Mithras performed miracles.
While both the Iranian Mithra and the Roman Mithras traditions recount acts of great power done by Mithra(s), this is hardly an incriminating fact. Like the teaching and offering of immortality, this is another common attribute of any religious figure. To make this claim worthwhile, one would have to show similarities in type of miracle (i.e. Mithras walked on water, healed the blind, or raised the dead).
Mithras sacrificed himself for mankind.
Some Mithraic scholars have tried to depict Mithras and the bull he had slain as one and the same, construing the story to represent that Mithras gave his own life. However, the narrative in no way suggests this. At best, Mithras could be considered heroic for his victory over the bull, though more likely is the modern interpretation that the bull slaying story corresponded to astrological themes. However, this has no comparison to the Christian claim that Jesus died as atonement for the sins of mankind.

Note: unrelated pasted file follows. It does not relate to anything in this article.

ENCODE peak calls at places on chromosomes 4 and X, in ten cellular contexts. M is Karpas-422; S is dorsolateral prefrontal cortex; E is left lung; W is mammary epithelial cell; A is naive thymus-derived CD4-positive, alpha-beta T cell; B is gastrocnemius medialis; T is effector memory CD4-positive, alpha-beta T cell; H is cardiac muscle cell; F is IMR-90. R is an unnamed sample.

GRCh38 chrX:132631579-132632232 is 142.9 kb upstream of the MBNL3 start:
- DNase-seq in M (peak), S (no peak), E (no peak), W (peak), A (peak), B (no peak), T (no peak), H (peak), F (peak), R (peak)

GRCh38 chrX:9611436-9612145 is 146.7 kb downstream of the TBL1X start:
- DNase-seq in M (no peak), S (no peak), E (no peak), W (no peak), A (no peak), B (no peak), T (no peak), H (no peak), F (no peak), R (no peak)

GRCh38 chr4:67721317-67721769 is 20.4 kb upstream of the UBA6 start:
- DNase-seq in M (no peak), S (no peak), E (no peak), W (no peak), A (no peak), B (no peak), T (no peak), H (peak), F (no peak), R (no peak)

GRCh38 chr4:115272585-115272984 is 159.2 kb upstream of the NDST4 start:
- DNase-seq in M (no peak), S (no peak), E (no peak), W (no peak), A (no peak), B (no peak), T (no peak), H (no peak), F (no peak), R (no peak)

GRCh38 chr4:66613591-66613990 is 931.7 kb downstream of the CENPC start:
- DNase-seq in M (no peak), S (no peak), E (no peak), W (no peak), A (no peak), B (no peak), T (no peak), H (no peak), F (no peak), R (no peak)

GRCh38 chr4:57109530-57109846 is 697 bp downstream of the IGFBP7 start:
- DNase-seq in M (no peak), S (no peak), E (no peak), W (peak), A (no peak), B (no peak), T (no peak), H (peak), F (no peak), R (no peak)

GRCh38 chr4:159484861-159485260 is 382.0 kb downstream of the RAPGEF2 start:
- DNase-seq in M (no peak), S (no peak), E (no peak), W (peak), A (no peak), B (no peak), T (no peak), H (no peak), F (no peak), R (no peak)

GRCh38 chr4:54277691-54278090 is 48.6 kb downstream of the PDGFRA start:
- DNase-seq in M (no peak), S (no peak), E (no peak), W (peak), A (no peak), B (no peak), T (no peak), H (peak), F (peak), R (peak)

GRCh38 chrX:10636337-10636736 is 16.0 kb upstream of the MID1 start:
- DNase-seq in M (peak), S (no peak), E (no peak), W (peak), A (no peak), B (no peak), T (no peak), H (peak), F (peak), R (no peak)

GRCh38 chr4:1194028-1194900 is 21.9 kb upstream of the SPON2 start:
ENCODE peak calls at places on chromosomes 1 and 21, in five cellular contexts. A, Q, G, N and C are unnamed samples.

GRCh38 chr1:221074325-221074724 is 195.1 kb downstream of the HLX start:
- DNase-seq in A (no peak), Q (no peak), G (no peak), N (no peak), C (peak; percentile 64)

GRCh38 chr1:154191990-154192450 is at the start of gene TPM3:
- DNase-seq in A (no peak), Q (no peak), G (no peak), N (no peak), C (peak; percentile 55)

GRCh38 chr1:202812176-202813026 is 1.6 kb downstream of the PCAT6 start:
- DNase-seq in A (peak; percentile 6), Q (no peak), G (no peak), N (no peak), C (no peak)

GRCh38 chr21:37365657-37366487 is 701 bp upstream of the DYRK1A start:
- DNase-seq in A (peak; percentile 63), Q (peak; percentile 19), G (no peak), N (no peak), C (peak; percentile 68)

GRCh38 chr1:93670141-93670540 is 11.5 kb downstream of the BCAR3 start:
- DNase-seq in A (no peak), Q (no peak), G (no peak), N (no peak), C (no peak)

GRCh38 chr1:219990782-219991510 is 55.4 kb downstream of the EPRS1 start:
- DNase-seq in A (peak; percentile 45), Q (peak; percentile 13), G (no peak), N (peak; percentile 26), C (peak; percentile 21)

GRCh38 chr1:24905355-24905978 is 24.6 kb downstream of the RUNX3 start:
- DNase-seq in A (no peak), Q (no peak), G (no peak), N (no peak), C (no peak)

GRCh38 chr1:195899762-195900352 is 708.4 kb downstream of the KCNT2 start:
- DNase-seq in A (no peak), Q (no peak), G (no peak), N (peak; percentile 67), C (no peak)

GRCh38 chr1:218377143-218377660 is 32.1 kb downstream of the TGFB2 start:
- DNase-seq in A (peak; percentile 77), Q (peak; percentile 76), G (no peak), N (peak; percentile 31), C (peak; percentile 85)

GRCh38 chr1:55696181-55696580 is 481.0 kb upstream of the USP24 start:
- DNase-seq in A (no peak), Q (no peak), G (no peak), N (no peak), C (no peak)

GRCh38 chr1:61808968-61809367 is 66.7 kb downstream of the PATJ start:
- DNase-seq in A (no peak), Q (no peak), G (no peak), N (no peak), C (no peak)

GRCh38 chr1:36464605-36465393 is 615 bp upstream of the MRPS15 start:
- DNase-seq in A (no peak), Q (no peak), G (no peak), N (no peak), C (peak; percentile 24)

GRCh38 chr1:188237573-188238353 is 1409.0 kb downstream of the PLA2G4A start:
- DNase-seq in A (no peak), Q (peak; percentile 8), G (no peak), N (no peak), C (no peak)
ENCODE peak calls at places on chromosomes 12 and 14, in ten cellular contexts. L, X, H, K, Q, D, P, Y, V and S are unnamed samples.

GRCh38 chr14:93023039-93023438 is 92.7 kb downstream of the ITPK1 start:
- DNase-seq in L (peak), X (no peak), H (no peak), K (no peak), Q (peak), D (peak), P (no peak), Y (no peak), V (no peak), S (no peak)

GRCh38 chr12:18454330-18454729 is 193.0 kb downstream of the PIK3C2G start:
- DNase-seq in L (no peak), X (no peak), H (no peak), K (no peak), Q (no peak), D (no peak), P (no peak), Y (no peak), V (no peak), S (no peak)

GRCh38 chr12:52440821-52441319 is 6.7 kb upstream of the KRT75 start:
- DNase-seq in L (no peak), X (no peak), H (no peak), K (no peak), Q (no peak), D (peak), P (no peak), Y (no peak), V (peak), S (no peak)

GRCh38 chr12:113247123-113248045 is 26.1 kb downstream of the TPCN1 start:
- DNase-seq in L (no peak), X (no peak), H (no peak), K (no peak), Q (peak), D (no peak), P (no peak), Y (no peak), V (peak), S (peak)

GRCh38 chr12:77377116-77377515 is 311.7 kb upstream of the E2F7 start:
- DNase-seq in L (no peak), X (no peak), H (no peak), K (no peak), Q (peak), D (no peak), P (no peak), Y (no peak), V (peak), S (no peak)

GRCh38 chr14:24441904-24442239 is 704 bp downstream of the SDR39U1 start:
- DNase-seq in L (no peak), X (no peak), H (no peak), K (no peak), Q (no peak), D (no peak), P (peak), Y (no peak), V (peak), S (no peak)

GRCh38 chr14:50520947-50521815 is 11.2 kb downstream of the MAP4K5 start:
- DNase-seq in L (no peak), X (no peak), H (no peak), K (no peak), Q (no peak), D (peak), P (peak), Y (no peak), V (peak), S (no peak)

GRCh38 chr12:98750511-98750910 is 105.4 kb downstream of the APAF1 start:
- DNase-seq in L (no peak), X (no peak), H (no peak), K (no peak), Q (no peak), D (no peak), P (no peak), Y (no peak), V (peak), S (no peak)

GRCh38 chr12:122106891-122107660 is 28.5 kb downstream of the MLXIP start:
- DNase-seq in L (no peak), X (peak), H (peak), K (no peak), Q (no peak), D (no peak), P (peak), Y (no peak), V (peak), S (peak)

Mithras was buried in a tomb, and after three days, He rose again.
In Prescription Against Heretics, Tertullian writes, “if my memory still serves me, Mithra there, (in the kingdom of Satan), sets his marks on the foreheads of his soldiers; celebrates also the oblation of bread, and introduces an image of a resurrection, and before a sword wreathes a crow.” This is the only reference from which some Mithraic scholars claim a correlation between Mithraic and Christian traditions. Unfortunately, having been written after the New Testament, there is no evidence that what it describes predates Christianity. Nor is there really any compelling aspect to Tertullian’s description that would indicate that these practices were authentic to Mithraism or even appropriately compared to Christian tradition.